Today, we offer a snippet of coverage from the crowdfunding intelligence platform, Another Crowd.
"Peer-to-peer lenders will match investors looking for better rates to a wide range of SMEs seeking better service than their banks can offer.
"There really is no reason for anybody to lend money to an SME for a lower return than they feel comfortable accepting. The banks are not doing any favours for borrowers, and right now, the market power is with lenders...
"So who is going to make funds available for Britain's SMEs?
"For an insight into this, we turn to 'Stand Tall Together', this week's annual conference of the Chartered Institute for Securities & Investment (CISI), where a day devoted to 'Understanding Risks and Opportunities' included Money&Co.'s Nicola Horlick explaining crowdfunding to investment professionals:
"'What are the risks and benefits to your business and to your clients, if you got involved?'
"Ms Horlick linked the popularity of peer-to-peer lending, and the attractive returns on offer, to a lack of supply of credit from traditional banks. "I think the pricing is to do with the lack of supply. I don't see that changing. I don't see banks rushing back into SME lending. It is about supply and demand. There is not much supply of debt available to small and medium-sized enterprises (SMEs)."
"We like that argument. It's much subtler than the simple 'you get bigger returns because you take bigger risks' argument. It addresses the question of adverse selection (the idea that the banks get first pick of the good stuff, and the alternative providers are left with the dross) and points to a large population of successful, creditworthy small businesses that the big banks aren't doing a good job of looking after, whatever their marketing might say to the contrary.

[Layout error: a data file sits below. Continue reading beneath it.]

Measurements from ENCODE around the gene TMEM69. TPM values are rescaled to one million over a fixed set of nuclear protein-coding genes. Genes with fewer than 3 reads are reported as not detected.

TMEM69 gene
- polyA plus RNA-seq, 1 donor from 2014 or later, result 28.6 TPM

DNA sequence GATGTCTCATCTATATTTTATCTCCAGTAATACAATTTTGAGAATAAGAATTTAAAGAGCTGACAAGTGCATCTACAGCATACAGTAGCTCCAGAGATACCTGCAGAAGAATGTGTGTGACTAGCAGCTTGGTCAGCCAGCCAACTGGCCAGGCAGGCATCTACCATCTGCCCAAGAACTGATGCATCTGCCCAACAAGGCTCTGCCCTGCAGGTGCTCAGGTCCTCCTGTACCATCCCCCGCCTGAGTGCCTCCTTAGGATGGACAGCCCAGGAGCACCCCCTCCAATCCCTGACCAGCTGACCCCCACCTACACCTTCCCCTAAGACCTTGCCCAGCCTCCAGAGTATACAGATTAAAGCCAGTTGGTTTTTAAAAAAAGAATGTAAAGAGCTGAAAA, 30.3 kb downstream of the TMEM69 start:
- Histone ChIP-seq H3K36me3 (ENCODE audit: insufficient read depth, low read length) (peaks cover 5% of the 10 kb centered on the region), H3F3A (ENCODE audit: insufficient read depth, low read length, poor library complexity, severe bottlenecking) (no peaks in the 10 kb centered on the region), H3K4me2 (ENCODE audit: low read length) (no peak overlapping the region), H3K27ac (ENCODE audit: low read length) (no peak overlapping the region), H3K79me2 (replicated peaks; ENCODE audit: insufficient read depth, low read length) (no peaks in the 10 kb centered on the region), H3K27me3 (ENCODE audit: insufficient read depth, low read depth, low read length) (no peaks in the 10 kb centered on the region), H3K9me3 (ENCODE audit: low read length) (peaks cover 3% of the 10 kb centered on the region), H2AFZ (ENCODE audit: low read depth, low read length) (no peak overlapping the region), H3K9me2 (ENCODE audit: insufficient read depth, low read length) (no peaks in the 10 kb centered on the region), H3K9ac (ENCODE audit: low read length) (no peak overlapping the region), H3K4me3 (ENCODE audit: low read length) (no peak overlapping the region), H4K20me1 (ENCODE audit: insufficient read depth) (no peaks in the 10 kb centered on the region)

"In short - there are plenty of juicy cherries on the trees, and provisional advisers have the opportunity to steer their investment clients towards them, as part of a balanced portfolio."
P2P lending is all about a direct connection between SMEs seeking funds to grow and individual lenders looking for a good return on capital. Discover more by visiting our Knowledge Hub here.
But there is a less direct way of getting exposure to P2P assets - by investing in funds that commit money to the sector. The performance of these funds has been variable, and is reviewed in Citywire by James Carthew, who concludes: "My hope is that investors won't rule out an investment in the sector on the grounds that the two oldest and largest players have been disappointing but rather will look beneath the hoods of these funds and support their continued expansion. After all, there is still a huge unmet demand for credit out there."